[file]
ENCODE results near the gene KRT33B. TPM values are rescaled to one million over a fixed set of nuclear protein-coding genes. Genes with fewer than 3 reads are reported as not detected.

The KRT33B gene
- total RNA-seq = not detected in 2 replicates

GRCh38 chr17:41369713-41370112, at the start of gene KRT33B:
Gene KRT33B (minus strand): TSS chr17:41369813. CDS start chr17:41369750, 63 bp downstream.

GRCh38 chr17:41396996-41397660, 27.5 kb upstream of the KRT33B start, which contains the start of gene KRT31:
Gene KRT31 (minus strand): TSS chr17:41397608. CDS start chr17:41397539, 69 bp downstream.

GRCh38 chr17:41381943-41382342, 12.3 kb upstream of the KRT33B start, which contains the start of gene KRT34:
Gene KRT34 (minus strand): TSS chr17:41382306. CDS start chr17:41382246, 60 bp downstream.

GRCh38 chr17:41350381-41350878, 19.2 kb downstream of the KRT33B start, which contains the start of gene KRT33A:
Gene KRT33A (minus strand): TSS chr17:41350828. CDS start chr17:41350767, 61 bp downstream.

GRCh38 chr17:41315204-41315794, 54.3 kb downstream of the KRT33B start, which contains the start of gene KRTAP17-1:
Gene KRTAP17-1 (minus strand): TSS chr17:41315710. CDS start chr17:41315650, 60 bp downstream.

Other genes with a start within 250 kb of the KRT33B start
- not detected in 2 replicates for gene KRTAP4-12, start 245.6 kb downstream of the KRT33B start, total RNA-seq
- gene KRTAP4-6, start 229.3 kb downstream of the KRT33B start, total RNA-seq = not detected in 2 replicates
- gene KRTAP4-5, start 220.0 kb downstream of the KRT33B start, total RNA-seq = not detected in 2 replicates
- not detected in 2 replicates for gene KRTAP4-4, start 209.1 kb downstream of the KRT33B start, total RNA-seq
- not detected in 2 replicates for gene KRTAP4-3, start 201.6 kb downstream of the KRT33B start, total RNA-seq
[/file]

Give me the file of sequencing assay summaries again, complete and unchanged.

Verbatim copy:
ENCODE results near the gene KRT33B. TPM values are rescaled to one million over a fixed set of nuclear protein-coding genes. Genes with fewer than 3 reads are reported as not detected.

The KRT33B gene
- total RNA-seq = not detected in 2 replicates

GRCh38 chr17:41369713-41370112, at the start of gene KRT33B:
Gene KRT33B (minus strand): TSS chr17:41369813. CDS start chr17:41369750, 63 bp downstream.

GRCh38 chr17:41396996-41397660, 27.5 kb upstream of the KRT33B start, which contains the start of gene KRT31:
Gene KRT31 (minus strand): TSS chr17:41397608. CDS start chr17:41397539, 69 bp downstream.

GRCh38 chr17:41381943-41382342, 12.3 kb upstream of the KRT33B start, which contains the start of gene KRT34:
Gene KRT34 (minus strand): TSS chr17:41382306. CDS start chr17:41382246, 60 bp downstream.

GRCh38 chr17:41350381-41350878, 19.2 kb downstream of the KRT33B start, which contains the start of gene KRT33A:
Gene KRT33A (minus strand): TSS chr17:41350828. CDS start chr17:41350767, 61 bp downstream.

GRCh38 chr17:41315204-41315794, 54.3 kb downstream of the KRT33B start, which contains the start of gene KRTAP17-1:
Gene KRTAP17-1 (minus strand): TSS chr17:41315710. CDS start chr17:41315650, 60 bp downstream.

Other genes with a start within 250 kb of the KRT33B start
- not detected in 2 replicates for gene KRTAP4-12, start 245.6 kb downstream of the KRT33B start, total RNA-seq
- gene KRTAP4-6, start 229.3 kb downstream of the KRT33B start, total RNA-seq = not detected in 2 replicates
- gene KRTAP4-5, start 220.0 kb downstream of the KRT33B start, total RNA-seq = not detected in 2 replicates
- not detected in 2 replicates for gene KRTAP4-4, start 209.1 kb downstream of the KRT33B start, total RNA-seq
- not detected in 2 replicates for gene KRTAP4-3, start 201.6 kb downstream of the KRT33B start, total RNA-seq